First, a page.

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Research sheds new light on proton behavior

Con­sider: You’ve always thought that the only way to travel from northern New Jersey to New York City was over the Hudson River via the George Wash­ington Bridge. Then one day there’s a news flash: The Lin­coln Tunnel through the Hudson is actu­ally much more efficient.

North­eastern pro­fessor Paul Cham­pion and his col­leagues have made a com­pa­rable dis­covery deep in the sub­atomic world of pro­tons, the positively-charged par­ti­cles found in the nucleus of every atom.

The paper was pub­lished Wednesday in the journalNature Chem­istry. Sci­ence mag­a­zine, struck by the results, high­lighted it in its “Editor’s Choice” column upon its pub­li­ca­tion online.

Pro­tons play a major role in many bio­chem­ical sys­tems crit­ical to sus­taining life, including pho­to­syn­thesis and cel­lular respiration—the process by which cells release the energy stored in the chem­ical bonds of food molecules.

Clas­sical physics posits that pro­tons travel over ther­mo­dy­namic barriers—that is, they hop­scotch from one mol­e­c­ular com­pound to another within a system, sparking those bio­chem­ical reac­tions only when the tem­per­a­ture is high enough to kick them over the barrier.

Now Champion’s team—using an ultra­fast pulsed laser system designed at Northeastern—has revealed that pro­tons can actu­ally tunnel through those bar­riers, even at room tem­per­a­ture, sparking the reac­tions at a much faster rate than would be pos­sible if they waited to be ther­mally kicked over the barrier.

The dis­covery upends the under­standing held for cen­turies of pro­tons’ behavior as well as of the com­pounds involved in their trans­port. The next step is for researchers to mimic the behavior in the lab and then use it to develop new tech­nolo­gies. For example, tun­neling could help trans­port pro­tons across a mem­brane and lead to new types of bat­teries. In fact, cer­tain types of bio­log­i­cally inspired bat­teries are already in the pipeline.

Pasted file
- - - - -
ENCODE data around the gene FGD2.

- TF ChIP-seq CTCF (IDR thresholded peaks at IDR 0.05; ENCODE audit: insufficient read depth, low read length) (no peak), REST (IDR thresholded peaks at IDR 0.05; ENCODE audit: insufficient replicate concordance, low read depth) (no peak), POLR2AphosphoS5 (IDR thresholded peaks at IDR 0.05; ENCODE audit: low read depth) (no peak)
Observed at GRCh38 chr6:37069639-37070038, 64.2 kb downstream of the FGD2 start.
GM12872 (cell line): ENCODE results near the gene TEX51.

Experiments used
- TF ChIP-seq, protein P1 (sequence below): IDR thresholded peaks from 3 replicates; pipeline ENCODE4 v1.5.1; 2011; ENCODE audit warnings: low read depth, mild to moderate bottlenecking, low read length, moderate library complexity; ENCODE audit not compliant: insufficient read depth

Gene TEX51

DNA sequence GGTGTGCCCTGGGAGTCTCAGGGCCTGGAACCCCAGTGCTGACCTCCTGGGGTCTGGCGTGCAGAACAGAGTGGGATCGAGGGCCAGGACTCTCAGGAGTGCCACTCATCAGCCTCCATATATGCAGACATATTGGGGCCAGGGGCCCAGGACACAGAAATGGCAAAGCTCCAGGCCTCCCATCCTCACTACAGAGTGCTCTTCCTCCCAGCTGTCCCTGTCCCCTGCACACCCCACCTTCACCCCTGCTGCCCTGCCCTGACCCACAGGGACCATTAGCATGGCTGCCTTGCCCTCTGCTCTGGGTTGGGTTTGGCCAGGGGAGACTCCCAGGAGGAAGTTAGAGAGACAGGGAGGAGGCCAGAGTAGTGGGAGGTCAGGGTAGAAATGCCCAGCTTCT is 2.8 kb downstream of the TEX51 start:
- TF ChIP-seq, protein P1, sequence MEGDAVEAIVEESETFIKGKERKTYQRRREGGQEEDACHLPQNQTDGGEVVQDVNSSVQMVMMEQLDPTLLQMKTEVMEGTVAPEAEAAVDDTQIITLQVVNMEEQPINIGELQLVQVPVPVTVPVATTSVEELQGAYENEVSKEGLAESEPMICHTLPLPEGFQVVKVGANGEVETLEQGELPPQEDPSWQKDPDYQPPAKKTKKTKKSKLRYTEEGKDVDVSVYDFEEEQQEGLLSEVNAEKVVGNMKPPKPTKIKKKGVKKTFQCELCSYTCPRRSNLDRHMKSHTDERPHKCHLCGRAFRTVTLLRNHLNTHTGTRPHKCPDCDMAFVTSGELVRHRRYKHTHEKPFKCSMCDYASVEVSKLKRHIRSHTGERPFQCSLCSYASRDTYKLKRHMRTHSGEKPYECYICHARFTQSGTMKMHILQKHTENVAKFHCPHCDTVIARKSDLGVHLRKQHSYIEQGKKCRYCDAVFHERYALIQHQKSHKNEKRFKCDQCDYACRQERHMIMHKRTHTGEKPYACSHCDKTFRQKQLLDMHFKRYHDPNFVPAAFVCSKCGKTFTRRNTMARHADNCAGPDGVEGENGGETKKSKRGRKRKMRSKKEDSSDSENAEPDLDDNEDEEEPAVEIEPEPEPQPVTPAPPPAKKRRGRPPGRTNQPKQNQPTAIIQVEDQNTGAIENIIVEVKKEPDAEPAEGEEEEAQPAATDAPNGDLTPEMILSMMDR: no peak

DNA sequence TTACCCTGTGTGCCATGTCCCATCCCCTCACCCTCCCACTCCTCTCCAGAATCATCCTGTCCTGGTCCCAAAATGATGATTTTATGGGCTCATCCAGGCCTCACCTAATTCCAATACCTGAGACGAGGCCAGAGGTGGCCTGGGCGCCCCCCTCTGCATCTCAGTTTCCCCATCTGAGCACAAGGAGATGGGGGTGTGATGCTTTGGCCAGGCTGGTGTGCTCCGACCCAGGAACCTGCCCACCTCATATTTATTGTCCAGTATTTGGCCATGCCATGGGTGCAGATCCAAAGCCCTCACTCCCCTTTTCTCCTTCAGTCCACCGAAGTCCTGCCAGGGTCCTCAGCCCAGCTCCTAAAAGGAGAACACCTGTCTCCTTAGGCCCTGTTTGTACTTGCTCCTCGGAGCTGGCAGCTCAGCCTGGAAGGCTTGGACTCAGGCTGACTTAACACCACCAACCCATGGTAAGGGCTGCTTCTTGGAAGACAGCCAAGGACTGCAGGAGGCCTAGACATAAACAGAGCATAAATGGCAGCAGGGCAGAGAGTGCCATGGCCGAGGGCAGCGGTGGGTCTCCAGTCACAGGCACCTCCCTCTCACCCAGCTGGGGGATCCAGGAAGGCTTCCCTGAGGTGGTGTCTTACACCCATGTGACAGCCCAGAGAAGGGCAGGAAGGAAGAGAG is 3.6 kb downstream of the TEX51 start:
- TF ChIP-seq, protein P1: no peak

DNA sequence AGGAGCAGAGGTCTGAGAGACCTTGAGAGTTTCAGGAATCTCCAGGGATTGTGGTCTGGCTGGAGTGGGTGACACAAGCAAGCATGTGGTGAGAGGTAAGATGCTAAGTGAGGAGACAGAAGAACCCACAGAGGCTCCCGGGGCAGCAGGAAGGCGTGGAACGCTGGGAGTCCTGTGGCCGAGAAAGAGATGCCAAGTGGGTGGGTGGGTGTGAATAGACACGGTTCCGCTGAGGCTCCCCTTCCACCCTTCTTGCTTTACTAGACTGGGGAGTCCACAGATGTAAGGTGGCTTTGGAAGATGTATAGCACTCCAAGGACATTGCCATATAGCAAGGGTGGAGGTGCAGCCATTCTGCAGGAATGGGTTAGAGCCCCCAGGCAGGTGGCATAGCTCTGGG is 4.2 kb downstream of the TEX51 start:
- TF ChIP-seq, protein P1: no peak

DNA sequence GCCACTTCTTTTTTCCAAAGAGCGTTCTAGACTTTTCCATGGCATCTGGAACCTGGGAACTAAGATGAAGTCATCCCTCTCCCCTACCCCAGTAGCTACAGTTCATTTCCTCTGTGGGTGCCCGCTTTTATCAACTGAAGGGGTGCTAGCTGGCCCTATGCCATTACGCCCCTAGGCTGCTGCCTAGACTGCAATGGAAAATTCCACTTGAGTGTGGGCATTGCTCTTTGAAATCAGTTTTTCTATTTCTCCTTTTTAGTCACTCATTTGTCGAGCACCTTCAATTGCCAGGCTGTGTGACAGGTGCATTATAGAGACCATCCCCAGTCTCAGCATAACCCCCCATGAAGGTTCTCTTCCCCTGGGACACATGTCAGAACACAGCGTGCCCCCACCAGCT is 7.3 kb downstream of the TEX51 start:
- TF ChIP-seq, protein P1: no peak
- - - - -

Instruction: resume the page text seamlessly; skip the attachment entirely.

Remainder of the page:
These envi­ron­men­tally clean recharge­able bat­teries are mod­eled after mito­chon­dria, the energy fac­to­ries of animal and plant cells. Just as mito­chon­dria con­vert glu­cose, a simple sugar, into adeno­sine triphos­phate at room tem­per­a­ture to power living cells, bio-batteries, when per­fected, could con­vert the energy stored in glu­cose to power devices from lap­tops to cars.

Biology can serve as an inspi­ra­tion for the mate­rials that researchers are trying to create,” says Cham­pion, chair of the Depart­ment of Physics. “Mito­chon­dria are nature’s own highly evolved bat­tery system, and the cur­rency of that bat­tery system is pro­tons. We found that pro­tons tunnel incred­ibly fast at room tem­per­a­ture to move from one point to another. Indeed, that is their dom­i­nant mode of trans­port. It was a very, very sur­prising result.”

Making a quantum leap

The team’s novel under­standing of how a proton oper­ates under­lies the tun­neling capa­bility: Rather than func­tioning as simply a par­ticle, hop­ping over Point A to reach Point B, according to clas­sical physics, the proton also func­tions as a wave, punc­turing Point A to reach Point B, in line with quantum physics.

At first we weren’t sure what we were seeing,” says Cham­pion. “And then we finally real­ized the pro­tons were tun­neling at room tem­per­a­ture. The process was remark­ably fast—so much faster than over-the-barrier clas­sical trans­port. We were shocked.”

For their exper­i­ment, the researchers turned to a pro­tein called green flu­o­res­cent pro­tein, or GFP, as a model system. GFP, first seen in the jel­ly­fishAequorea vic­toria, is com­monly used as a marker in bio­med­ical research because it emits a green glow. By inserting DNA from GFP into other pro­teins, researchers can follow GFP’s col­orful glow to track processes from nerve cell growth to cancer progression.

The ele­ments com­prising GFP are well known,” says Bridget Salna, the paper’s first author and a doc­toral stu­dent in physics. “The pro­tons move inter­nally a short dis­tance in one direc­tion and then they move back, among just four ele­ments.” They are: three compounds—a glu­tamic acid, a serine, and a water—and the chro­mophore, which deter­mines the green color. The proton’s journey, says Salna, is what sets off the green glow.

The researchers used light from their custom-designed lasers to trigger the proton-transport process, expec­tantly watching the par­ti­cles’ travels over broad time and tem­per­a­ture scales.

By nar­rowing down the dura­tion of the pulse we could actu­ally see and track the mol­e­c­ular dynamics over the entire cycle,” says Salna, PhD’17. “It was fascinating.”

Among those rec­og­nizing the break­through was Martin Karplus, winner of the 2013 Nobel Prize in Chem­istry with Michael Levitt and Arieh Warshel. “It cer­tainly makes clear the impor­tance of ‘deep tun­neling’ in proton transfer reac­tion at room tem­per­a­ture,” Karplus wrote in an email to Cham­pion. “Congratulations!”



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